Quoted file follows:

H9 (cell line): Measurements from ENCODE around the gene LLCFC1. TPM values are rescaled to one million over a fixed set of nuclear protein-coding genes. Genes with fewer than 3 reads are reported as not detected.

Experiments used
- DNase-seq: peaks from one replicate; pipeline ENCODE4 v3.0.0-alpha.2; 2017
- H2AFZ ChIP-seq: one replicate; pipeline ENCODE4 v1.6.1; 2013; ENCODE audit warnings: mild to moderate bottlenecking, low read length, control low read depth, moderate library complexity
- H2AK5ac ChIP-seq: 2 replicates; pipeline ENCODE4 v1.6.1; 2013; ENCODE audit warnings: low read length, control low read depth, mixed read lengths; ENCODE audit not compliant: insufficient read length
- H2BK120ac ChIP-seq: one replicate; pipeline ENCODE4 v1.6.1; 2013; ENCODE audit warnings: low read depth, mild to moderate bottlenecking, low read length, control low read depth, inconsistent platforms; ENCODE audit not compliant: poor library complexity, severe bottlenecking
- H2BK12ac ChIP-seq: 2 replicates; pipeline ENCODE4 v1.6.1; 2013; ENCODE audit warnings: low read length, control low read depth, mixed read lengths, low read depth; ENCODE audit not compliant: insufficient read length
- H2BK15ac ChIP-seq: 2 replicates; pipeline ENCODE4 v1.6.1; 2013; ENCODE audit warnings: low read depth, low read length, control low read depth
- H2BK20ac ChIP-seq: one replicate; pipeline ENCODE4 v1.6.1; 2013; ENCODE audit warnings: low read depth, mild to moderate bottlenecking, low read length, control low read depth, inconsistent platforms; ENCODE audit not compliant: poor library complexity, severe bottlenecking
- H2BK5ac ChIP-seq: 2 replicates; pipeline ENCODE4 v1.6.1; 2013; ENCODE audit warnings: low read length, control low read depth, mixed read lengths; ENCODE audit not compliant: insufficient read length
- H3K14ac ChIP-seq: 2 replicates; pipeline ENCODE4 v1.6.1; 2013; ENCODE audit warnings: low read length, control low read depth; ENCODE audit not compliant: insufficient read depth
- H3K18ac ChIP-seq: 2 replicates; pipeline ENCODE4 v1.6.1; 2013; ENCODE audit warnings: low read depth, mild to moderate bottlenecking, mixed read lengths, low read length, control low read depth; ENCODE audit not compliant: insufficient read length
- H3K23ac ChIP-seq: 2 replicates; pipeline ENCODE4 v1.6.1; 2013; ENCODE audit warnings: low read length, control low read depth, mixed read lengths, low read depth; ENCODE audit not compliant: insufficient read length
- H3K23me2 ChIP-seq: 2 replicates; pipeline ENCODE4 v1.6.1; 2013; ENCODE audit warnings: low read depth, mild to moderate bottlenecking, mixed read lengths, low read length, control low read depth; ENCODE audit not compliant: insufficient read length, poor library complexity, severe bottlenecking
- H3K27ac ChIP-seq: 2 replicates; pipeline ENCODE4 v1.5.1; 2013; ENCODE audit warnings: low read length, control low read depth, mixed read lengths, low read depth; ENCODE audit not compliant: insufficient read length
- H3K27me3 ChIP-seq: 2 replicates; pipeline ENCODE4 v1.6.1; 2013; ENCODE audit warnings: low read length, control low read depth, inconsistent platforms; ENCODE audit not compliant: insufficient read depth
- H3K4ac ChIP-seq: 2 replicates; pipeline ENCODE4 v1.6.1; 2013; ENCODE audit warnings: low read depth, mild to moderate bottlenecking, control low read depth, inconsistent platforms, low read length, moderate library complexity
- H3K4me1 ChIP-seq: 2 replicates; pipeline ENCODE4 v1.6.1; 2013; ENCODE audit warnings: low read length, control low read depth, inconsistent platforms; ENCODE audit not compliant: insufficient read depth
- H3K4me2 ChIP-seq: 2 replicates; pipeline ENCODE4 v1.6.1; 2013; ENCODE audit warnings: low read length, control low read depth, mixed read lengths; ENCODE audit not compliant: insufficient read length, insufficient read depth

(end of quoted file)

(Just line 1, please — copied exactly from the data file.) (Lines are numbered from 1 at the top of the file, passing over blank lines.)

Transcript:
H9 (cell line): Measurements from ENCODE around the gene LLCFC1. TPM values are rescaled to one million over a fixed set of nuclear protein-coding genes. Genes with fewer than 3 reads are reported as not detected.